Australian Open 2015: Fascinating First Round Matches to Watch - UBITENNIS
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Australian Open 2015: Fascinating First Round Matches to Watch

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TENNIS AUSTRALIAN OPEN 2015 – The first few days of any major is the most exciting in my humble opinion. If one is fortunate enough to get to go a major tennis event, it is best to go in those first days when all 256 players (128 men and 128 women) excluding doubles players are present and accounted for on all the courts.

 

AO 2015: Interviews, Results, Order of Play, Draws

The first few days of any major is the most exciting in opinion. If one is fortunate enough to get to go a major tennis event, it is best to go in those first days when all 256 players (128 men and 128 women) excluding doubles players are present and accounted for on all the courts. Not only can one see their favourites in action but also new and emerging talents as well as the forgotten veterans who are still out there fighting to remain relevant in the sport. Usually the first round matches are completed within the first three days barring no unforeseen events or inclement weather patterns. The 1st round of a major can also provide some very unlikely upsets. Who can forget in 2013 when Rafael Nadal lost to Steve Darcis in straight sets at Wimbledon or Serena Williams’ epic meltdown in Paris in 2012 to Virginie Razzano who handed the 18-time major winner her lone loss ever in the 1st round of a major in her entire career? There was also the time here in Melbourne back in 2010 when Maria Sharapova went out to fellow Russian Maria Kirilenko in the 1st round.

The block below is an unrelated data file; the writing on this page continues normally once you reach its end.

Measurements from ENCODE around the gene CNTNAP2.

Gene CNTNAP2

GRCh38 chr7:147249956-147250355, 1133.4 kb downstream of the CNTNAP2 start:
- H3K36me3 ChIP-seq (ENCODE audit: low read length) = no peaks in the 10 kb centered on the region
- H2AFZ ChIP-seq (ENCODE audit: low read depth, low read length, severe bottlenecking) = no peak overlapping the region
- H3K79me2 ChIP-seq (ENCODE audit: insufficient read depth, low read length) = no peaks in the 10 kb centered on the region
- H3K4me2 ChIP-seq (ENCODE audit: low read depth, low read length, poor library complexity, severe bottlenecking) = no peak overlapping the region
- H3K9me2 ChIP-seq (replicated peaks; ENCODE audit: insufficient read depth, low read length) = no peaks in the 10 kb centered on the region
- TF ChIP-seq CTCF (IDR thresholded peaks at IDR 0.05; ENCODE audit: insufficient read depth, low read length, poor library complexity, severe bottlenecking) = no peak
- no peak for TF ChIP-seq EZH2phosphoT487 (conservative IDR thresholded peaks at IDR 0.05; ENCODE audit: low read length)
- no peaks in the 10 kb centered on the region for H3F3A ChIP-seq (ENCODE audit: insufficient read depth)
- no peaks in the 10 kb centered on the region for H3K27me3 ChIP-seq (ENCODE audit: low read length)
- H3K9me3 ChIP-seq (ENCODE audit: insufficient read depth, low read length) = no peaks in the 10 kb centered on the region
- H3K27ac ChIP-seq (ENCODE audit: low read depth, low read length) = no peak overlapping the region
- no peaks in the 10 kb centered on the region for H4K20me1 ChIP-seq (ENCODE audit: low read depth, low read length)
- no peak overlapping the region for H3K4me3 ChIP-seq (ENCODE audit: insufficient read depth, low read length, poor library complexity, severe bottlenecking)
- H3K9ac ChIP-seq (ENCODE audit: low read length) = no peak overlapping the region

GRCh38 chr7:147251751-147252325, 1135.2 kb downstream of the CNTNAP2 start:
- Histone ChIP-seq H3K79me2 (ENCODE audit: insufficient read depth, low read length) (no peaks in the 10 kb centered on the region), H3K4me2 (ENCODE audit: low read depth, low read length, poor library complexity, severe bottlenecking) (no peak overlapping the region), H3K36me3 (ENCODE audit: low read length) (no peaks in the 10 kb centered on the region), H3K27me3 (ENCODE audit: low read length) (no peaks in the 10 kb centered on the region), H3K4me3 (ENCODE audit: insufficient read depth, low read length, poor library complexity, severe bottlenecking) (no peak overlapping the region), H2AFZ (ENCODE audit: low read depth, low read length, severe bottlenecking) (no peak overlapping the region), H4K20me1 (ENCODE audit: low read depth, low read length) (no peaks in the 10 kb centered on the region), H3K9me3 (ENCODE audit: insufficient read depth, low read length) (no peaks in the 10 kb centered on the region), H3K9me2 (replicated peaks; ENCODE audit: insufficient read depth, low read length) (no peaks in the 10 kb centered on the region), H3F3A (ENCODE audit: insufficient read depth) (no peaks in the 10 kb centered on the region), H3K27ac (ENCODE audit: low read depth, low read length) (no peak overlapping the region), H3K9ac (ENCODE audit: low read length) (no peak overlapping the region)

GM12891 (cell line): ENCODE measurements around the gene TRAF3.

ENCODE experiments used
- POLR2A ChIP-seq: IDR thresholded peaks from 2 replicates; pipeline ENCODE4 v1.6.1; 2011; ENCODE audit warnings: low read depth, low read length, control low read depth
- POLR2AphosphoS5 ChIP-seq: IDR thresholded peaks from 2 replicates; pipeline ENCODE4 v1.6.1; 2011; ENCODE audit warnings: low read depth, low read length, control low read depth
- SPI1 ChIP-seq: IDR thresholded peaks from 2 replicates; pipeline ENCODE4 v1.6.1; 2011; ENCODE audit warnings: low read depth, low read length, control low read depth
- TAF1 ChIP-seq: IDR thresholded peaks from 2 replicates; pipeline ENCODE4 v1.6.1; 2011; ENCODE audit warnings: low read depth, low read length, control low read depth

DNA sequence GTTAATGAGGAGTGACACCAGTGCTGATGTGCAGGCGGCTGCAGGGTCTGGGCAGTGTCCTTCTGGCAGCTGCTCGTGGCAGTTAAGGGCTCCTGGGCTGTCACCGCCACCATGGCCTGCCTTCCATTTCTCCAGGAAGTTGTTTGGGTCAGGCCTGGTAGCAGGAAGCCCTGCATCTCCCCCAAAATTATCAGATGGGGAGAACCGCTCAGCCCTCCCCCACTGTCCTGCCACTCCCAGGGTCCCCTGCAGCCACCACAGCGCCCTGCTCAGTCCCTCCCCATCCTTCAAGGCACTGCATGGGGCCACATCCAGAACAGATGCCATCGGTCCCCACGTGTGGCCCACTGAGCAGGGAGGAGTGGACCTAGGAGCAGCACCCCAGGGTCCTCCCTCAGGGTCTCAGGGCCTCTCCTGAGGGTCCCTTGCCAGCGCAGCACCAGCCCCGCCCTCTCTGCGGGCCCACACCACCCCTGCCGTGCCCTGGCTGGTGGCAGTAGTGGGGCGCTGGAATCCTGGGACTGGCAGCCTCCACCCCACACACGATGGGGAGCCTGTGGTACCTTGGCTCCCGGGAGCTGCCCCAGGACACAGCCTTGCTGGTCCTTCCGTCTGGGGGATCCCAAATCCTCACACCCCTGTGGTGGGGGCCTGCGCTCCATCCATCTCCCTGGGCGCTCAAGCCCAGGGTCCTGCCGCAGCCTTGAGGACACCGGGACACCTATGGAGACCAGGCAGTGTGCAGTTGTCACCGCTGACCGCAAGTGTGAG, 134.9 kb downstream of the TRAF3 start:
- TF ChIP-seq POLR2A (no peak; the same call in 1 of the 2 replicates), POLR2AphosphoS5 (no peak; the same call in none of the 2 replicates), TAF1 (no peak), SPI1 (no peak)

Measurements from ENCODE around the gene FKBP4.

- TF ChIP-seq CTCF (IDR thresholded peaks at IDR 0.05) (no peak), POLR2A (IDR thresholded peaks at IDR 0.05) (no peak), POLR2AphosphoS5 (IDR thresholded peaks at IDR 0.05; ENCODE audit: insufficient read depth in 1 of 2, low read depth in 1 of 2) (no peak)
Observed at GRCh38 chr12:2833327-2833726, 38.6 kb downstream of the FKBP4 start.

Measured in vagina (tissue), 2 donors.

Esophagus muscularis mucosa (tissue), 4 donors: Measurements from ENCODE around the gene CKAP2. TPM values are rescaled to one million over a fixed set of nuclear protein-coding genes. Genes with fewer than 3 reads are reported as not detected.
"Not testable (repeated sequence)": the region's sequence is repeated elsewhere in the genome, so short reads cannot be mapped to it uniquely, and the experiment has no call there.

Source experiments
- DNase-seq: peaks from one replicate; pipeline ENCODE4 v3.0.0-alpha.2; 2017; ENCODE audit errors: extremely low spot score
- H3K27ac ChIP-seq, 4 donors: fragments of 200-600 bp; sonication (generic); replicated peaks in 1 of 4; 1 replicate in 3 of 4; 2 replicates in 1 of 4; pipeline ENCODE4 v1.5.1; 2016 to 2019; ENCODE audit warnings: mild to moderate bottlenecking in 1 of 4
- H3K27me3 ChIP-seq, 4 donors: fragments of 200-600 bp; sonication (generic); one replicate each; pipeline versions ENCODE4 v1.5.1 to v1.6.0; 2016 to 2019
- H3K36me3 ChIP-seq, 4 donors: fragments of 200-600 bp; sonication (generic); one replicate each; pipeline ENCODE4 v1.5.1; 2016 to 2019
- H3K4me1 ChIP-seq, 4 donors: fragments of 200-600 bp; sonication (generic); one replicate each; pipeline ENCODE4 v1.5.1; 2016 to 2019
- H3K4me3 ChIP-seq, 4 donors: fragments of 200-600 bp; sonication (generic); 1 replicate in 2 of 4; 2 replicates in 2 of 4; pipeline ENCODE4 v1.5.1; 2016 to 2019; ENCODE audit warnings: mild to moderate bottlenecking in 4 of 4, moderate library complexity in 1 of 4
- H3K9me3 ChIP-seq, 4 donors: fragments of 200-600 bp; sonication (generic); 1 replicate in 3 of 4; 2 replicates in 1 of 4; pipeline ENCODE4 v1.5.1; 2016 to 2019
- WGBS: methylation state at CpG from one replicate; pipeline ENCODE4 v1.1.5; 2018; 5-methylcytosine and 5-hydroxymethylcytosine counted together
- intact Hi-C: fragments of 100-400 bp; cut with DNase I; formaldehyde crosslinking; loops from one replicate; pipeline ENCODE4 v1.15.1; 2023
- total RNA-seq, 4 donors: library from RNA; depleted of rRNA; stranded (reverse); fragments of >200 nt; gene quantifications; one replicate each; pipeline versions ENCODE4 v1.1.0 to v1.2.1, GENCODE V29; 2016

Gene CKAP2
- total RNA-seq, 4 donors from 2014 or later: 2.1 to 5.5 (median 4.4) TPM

The 1st round of a major is not only famous for those epic losses but also it can make for some very interesting encounters. This year’s Australian Open is no different as there are several matches both on the men and women’s side that will be fascinating for a lot of tennis fans. This is by no means saying that Andy Murray (6) verses Yuki Bhambri or Serena Williams (1) against Alison Van Uytvanck in the 1st round are not worthy of fans’ time. My point is that there are some matches slated that are sure to bring out some good “tennis drama” with the potential of an upset and/or showing us a young player’s potential on great things on one of the biggest stages the sport of tennis has to offer.

Below are several matches that are slated for Day 1 that I think everyone should check out at least in part if not the entire match if at all possible:

On the Men’s side, the biggest match is Rafael Nadal (3) v Mikhail Youzhny. Youzhny has had a win over Nadal at a major in the past (2006 US Open quarterfinals) but as of late, the Russian has slipped down the rankings and now finds himself playing the 14-time major winner in the 1st round. It is unlikely that Youzhny will score the upset but seeing as Nadal is not in perfect match condition coming off a long layoff, Youzhny can make life difficult for the Spaniard.

Ernests Gulbis (11) v Thanasi Kokkinakis, the young Australian hopeful. Despite being the heavy favourite, Gulbis in many instances has the tendency to play well below his level. He is capable of going toe-to-toe with the best of the game and then follows up that performance with a sub-par performance indicative of a player who barely ever gets out of the qualification rounds at tournaments. With the crowd support, Kokkinakis might just feel the magic of a major and sneak in for the upset win.

Jeremy Chardy (29) v Borna Coric, ATP’s new wonder kid. The men’s game has recently lacked any teenager in the top 100 despite the fact that the history of tennis is littered with so many early prodigious talents. However, lately, there has been a few to make their way to the top 100 and Coric is one of them. Having defeated Nadal at the Swiss Indoor in Basel last year, the 18-year-old Croat is continuing to rise up the ranking. This would be only his 2nd major tournament and he does possess the ability to take out the very inconsistent Chardy. If he can get past his first two rounds of play in Melbourne, he could possibly face Roger Federer (2) in the 3rd round which would be an invaluable experience to draw from for the youngster win or lose.